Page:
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Macro lens for Nikon D70

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Anonymous
April 8, 2005 4:44:04 PM

Archived from groups: rec.photo.digital (More info?)

I'd like to choose a quality macro lens for the D70.
B&H offers two that interest me. There's a 55 mm manual
focus USA Nikkor - and there's a 60 mm Nikkor autofocus
lens with 1:1 magnification. Interestingly the manual
focus (1:2) lens costs more. I wonder why. Which
lens is preferable if *sharpness* (not price) is the
first consideration

Judging by the pricing, there must be a parameter
I'm missing

Thanks.
Luk



http://www.bhphotovideo.com/bnh/controller/home?ci=1&sb...*&shs=Nikkor+macro+lenses&image.x=7&image.y=8

More about : macro lens nikon d70

Anonymous
April 8, 2005 9:05:03 PM

Archived from groups: rec.photo.digital (More info?)

luk <luknofurther@comcast.net> writes:
> I'd like to choose a quality macro lens for the D70. B&H offers two
> that interest me. There's a 55 mm manual focus USA Nikkor - and
> there's a 60 mm Nikkor autofocus lens with 1:1 magnification.
> Interestingly the manual focus (1:2) lens costs more. I wonder why.
> Which lens is preferable if *sharpness* (not price) is the first
> consideration

For the D70 I'd definitely get the 60mm. MF lenses are a pain to use
on the D70. For macro work on a copy stand, it might not be so bad.

The 60mm is an excellent lens and is at least as sharp as the 55mm,
which is excellent in its own right. It's quite a different design than
the 55mm and I seem to remember something about its focal length changing
more as you focus close, which makes computing manual flash exposure a
little more complicated. These days, everyone uses dedicated flash
with automatic TTL metering, and manual calculation is almost
irrelevant except for advanced studio work where they would probably
use a D2X rather than a D70.

AF lenses in general have been less expensive than their MF counterparts,
with (in general) no loss in sharpness.
Anonymous
April 9, 2005 1:02:22 AM

Archived from groups: rec.photo.digital (More info?)

luk <luknofurther@comcast.net> wrote:

>I'd like to choose a quality macro lens for the D70.
>B&H offers two that interest me. There's a 55 mm manual
>focus USA Nikkor - and there's a 60 mm Nikkor autofocus
>lens with 1:1 magnification. Interestingly the manual
>focus (1:2) lens costs more. I wonder why. Which
>lens is preferable if *sharpness* (not price) is the
>first consideration

Have you tried shooting MF on the D70 yet? I wouldn't recommend it,
since the focussing screen is not all that great.

You could consider the 105mm/f2.8 too, though that's considerably
more expensive. Judging by objective measurements, the 60mm is
an extremely sharp lens. I wouldn't necessarily assume price is
directly equated to quality/performance; it could be that the more
expensive one is just harder to acquire. I'm considering the
60mm myself.


--
Ken Tough
Related resources
Anonymous
April 9, 2005 4:22:49 AM

Archived from groups: rec.photo.digital (More info?)

"luk" <luknofurther@comcast.net> wrote in message
news:86SdnTuaTsxdKcvfRVn-iQ@comcast.com...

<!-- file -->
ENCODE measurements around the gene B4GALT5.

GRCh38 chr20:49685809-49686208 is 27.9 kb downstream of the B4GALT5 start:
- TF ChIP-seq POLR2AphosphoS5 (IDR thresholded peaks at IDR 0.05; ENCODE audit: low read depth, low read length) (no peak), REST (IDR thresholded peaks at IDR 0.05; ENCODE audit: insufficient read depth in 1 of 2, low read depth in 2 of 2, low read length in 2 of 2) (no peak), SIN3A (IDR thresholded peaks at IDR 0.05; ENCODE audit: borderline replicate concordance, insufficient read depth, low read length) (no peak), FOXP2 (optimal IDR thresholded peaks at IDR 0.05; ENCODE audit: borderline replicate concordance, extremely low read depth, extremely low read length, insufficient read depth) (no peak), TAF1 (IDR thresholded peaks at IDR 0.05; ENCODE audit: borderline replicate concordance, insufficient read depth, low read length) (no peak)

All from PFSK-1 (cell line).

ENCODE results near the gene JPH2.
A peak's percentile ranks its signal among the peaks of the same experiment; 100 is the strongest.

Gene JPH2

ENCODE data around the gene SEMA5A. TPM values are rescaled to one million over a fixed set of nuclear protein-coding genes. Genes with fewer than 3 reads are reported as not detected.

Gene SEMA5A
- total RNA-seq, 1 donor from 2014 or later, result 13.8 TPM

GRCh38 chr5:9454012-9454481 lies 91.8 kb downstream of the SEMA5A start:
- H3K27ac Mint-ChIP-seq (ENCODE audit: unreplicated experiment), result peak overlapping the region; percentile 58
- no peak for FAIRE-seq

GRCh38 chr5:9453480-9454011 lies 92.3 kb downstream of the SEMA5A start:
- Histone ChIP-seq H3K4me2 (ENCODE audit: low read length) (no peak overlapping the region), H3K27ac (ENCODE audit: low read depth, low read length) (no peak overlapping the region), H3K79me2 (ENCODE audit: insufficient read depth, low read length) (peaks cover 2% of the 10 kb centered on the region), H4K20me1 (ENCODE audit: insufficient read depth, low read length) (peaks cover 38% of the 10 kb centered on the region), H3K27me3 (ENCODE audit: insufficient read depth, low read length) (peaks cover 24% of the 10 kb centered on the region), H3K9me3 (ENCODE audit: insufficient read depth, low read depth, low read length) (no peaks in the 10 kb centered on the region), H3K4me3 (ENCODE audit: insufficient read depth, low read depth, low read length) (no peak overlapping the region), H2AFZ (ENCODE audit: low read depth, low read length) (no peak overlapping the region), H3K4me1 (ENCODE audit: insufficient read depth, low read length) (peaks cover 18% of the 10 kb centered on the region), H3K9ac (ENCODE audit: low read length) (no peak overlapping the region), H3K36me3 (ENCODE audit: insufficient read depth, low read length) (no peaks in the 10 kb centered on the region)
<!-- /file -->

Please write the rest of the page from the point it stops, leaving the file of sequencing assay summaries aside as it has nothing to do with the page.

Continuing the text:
> I'd like to choose a quality macro lens for the D70.
> B&H offers two that interest me. There's a 55 mm manual
> focus USA Nikkor - and there's a 60 mm Nikkor autofocus
> lens with 1:1 magnification. Interestingly the manual
> focus (1:2) lens costs more. I wonder why. Which
> lens is preferable if *sharpness* (not price) is the
> first consideration
>
> Judging by the pricing, there must be a parameter
> I'm missing
>
> Thanks.
> Luk

I have both the 60 and the 105 and they are both outstanding. It all comes
down to working distance.

Tom
Anonymous
April 9, 2005 4:22:50 AM

Archived from groups: rec.photo.digital (More info?)

"Tom Scales" <tomtoo@softhome.net> writes:
> I have both the 60 and the 105 and they are both outstanding. It all comes
> down to working distance.

The 105 is outstanding in sharpness but it has some field curvature.
That makes the 60 better if you're photographing flat objects like postage
stamps from close up.
April 9, 2005 6:16:46 AM

Archived from groups: rec.photo.digital (More info?)

In article <EXFCJaA+UtVCFwLd@objectech.co.uk>, ken@objectech.co.uk says...
>
>luk <luknofurther@comcast.net> wrote:
>
>>I'd like to choose a quality macro lens for the D70.
>>B&H offers two that interest me. There's a 55 mm manual
>>focus USA Nikkor - and there's a 60 mm Nikkor autofocus
>>lens with 1:1 magnification. Interestingly the manual
>>focus (1:2) lens costs more. I wonder why. Which
>>lens is preferable if *sharpness* (not price) is the
>>first consideration
>
>Have you tried shooting MF on the D70 yet? I wouldn't recommend it,
>since the focussing screen is not all that great.
>
>You could consider the 105mm/f2.8 too, though that's considerably
>more expensive. Judging by objective measurements, the 60mm is
>an extremely sharp lens. I wouldn't necessarily assume price is
>directly equated to quality/performance; it could be that the more
>expensive one is just harder to acquire. I'm considering the
>60mm myself.
>
>
>--
>Ken Tough

Love the 105mm! Have not tried the 60, but have used (actually used UP) 2 55
's, which were good lenses. Those guys got stuck on about every tube known to
mankind, plus bellows, reversed, whatever. I just liked the working distance
of the 105 and do not mind it nowadays with D70. However, with the mag ratio
of dSLRs the 60 will give you about what I got from the 105 on 35mm. I have
not tried the 55 with, or without tubes, on the D70, but think that they would
definitely be tough considering the afore mentioned focusing screen.

Hunt
Anonymous
April 9, 2005 6:16:47 AM

Archived from groups: rec.photo.digital (More info?)

noone@hunt.com (Hunt) writes:
> Love the 105mm! Have not tried the 60, but have used (actually used
> UP) 2 55 's, which were good lenses. Those guys got stuck on about
> every tube known to mankind, plus bellows, reversed, whatever.

Another point, the 55 uses 52mm filters while the 60 uses 62mm.
Result: different reversing rings, bellows adapters, etc.
Anonymous
April 9, 2005 1:38:45 PM

Archived from groups: rec.photo.digital (More info?)

On 2005/4/8 8:05 PM, "Paul Rubin" <http://phr.cx@NOSPAM.invalid&gt; wrote:
>
> For the D70 I'd definitely get the 60mm. MF lenses are a pain to use
> on the D70. For macro work on a copy stand, it might not be so bad.